Papers in Australian Maritime Affairs: Australia’s Naval Inheritance: Imperial Maritime Strategy and the Australia Station, 1880-1909

Papers in Australian Maritime Affairs No. 6
Papers in Australian Maritime Affairs No. 6



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by
Nicholas Lambert

Abstract

This volume provides readers with the essential documents relating to the rationale and organisation of the naval forces on the Royal Navy’s Australia Station before the formal transfer of authority to the RAN in 1913. They show, firstly, that expert opinion always believed that Australia’s overriding defence concern was the protection of seaborne trade. A succession of naval authorities all insisted that Australia’s interests were most vulnerable - and could be attacked by a hostile power most decisively - through the interdiction of maritime commerce.

The volume also explores the relationship between the British Admiralty in London and successive Australian governments, and explains the reasoning behind the British advice (often found unpalatable) to State and later Commonwealth ministers. The documents demonstrate why, before 1909, the Admiralty was invariably justified in rejecting various proposals for the creation of a maritime defence force submitted by Captain (later Vice Admiral) Sir William Creswell and others, mainly on the grounds that they omitted to consider the all-important question of naval personnel.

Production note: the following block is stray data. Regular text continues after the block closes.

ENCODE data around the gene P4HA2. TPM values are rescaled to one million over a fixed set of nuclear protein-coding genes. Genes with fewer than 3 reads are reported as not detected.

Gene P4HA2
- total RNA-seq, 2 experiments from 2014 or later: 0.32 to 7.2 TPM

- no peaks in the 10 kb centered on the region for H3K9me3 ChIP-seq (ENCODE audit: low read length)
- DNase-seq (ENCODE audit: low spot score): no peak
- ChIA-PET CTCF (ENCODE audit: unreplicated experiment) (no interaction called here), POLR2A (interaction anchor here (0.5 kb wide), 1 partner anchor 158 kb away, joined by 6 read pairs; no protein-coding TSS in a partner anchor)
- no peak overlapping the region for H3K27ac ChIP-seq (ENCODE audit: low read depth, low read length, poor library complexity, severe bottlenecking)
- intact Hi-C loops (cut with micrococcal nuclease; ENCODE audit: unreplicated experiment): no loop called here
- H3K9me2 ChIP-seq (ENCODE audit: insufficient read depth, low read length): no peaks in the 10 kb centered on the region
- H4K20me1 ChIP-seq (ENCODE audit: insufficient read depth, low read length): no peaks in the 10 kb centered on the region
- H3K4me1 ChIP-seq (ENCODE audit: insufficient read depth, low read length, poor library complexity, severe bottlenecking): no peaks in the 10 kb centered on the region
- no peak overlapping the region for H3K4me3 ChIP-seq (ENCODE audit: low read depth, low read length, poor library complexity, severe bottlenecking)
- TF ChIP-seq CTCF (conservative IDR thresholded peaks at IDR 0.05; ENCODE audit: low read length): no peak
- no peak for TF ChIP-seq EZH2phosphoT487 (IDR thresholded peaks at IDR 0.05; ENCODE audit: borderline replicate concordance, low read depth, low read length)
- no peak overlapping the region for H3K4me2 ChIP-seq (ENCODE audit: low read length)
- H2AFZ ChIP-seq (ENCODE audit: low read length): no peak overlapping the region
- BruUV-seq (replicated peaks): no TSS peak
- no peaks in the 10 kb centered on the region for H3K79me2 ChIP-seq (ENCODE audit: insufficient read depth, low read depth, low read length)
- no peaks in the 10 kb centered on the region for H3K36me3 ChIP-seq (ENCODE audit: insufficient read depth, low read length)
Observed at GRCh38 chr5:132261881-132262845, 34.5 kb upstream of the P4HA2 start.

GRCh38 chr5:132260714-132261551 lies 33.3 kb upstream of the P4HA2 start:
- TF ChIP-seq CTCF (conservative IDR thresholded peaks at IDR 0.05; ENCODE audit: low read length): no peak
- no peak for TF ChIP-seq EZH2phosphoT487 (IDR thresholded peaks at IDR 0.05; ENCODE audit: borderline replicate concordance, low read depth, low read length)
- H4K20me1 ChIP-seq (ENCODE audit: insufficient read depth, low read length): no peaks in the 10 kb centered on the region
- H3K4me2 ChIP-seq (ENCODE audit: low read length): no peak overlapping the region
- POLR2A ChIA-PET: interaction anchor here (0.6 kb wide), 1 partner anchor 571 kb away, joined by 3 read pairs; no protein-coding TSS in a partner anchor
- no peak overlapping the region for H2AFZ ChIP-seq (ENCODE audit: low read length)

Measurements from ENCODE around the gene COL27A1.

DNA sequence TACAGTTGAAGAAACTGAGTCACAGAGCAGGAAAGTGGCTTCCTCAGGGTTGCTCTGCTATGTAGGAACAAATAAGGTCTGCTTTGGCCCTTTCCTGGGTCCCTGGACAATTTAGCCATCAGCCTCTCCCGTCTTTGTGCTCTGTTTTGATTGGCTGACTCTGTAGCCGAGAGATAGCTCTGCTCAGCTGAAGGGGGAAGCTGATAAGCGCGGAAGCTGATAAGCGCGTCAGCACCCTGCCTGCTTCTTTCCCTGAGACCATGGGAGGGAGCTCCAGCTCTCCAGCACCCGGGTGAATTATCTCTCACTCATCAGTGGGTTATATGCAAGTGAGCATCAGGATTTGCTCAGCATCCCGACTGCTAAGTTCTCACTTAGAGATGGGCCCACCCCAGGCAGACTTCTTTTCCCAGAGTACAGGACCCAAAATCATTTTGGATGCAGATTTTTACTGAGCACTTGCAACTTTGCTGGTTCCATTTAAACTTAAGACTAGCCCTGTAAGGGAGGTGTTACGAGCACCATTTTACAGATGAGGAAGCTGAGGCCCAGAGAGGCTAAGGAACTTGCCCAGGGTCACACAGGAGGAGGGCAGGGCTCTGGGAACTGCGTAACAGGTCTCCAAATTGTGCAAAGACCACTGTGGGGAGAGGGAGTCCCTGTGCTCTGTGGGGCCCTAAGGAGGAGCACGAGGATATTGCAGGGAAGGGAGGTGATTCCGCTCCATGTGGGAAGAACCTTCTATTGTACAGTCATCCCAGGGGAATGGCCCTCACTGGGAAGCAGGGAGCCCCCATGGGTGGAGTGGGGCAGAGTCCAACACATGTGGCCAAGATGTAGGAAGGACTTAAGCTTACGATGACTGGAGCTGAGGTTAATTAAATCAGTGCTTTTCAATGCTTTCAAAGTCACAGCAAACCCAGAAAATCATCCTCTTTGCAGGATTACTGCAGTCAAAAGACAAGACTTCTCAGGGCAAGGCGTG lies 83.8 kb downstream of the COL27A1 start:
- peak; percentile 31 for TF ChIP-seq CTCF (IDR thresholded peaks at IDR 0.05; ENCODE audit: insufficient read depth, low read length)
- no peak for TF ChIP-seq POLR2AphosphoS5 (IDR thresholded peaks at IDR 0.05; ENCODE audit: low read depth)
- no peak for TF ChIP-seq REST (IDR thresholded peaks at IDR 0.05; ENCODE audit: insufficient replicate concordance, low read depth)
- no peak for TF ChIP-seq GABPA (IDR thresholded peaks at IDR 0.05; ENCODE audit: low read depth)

The volume is divided into three parts. The first part draws most of its content from reports by senior British officers and closes with the Imperial Defence Act 1888 and the formation of the Australian Auxiliary Squadron. During this period the key themes in Australian naval debates were finance and force capability. The second and third parts focus on the Commonwealth era. Initially the Federal Government resolved that continuing to subsidise the Royal Navy presence in Australian waters was the most economical means of securing effective protection of Australian interests. But steadily increasing pressure, from members of the old naval brigades in particular, obliged statesmen to consider the establishment of an independent national force. For some Australians, the assuming of full political control of Australian naval units was more important than the issue of force capability.